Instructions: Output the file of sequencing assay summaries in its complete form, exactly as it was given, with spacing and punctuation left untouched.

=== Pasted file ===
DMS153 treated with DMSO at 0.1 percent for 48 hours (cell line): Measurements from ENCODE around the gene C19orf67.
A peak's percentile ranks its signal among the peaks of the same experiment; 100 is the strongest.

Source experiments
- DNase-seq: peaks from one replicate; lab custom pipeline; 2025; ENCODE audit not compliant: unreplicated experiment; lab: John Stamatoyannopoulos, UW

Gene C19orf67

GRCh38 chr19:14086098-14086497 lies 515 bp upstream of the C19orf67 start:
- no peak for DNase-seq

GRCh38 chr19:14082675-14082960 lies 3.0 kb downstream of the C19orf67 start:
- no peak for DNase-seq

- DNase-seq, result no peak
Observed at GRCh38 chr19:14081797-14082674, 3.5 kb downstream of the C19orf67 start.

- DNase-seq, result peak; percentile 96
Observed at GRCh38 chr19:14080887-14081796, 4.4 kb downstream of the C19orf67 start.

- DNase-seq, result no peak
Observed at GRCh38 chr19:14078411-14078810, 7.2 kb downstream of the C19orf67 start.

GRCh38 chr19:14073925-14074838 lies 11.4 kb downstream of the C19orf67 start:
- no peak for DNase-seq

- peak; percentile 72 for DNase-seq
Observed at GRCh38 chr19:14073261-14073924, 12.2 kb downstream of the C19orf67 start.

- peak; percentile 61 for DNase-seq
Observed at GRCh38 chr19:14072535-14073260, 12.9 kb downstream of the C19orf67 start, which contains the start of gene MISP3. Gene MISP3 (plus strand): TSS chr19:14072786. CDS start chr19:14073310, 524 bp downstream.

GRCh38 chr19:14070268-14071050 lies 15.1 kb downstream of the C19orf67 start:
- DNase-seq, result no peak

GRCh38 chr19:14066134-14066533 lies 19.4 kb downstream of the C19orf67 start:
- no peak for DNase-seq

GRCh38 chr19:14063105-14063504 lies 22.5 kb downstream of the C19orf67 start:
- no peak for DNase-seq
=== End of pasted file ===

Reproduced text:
DMS153 treated with DMSO at 0.1 percent for 48 hours (cell line): Measurements from ENCODE around the gene C19orf67.
A peak's percentile ranks its signal among the peaks of the same experiment; 100 is the strongest.

Source experiments
- DNase-seq: peaks from one replicate; lab custom pipeline; 2025; ENCODE audit not compliant: unreplicated experiment; lab: John Stamatoyannopoulos, UW

Gene C19orf67

GRCh38 chr19:14086098-14086497 lies 515 bp upstream of the C19orf67 start:
- no peak for DNase-seq

GRCh38 chr19:14082675-14082960 lies 3.0 kb downstream of the C19orf67 start:
- no peak for DNase-seq

- DNase-seq, result no peak
Observed at GRCh38 chr19:14081797-14082674, 3.5 kb downstream of the C19orf67 start.

- DNase-seq, result peak; percentile 96
Observed at GRCh38 chr19:14080887-14081796, 4.4 kb downstream of the C19orf67 start.

- DNase-seq, result no peak
Observed at GRCh38 chr19:14078411-14078810, 7.2 kb downstream of the C19orf67 start.

GRCh38 chr19:14073925-14074838 lies 11.4 kb downstream of the C19orf67 start:
- no peak for DNase-seq

- peak; percentile 72 for DNase-seq
Observed at GRCh38 chr19:14073261-14073924, 12.2 kb downstream of the C19orf67 start.

- peak; percentile 61 for DNase-seq
Observed at GRCh38 chr19:14072535-14073260, 12.9 kb downstream of the C19orf67 start, which contains the start of gene MISP3. Gene MISP3 (plus strand): TSS chr19:14072786. CDS start chr19:14073310, 524 bp downstream.

GRCh38 chr19:14070268-14071050 lies 15.1 kb downstream of the C19orf67 start:
- DNase-seq, result no peak

GRCh38 chr19:14066134-14066533 lies 19.4 kb downstream of the C19orf67 start:
- no peak for DNase-seq

GRCh38 chr19:14063105-14063504 lies 22.5 kb downstream of the C19orf67 start:
- no peak for DNase-seq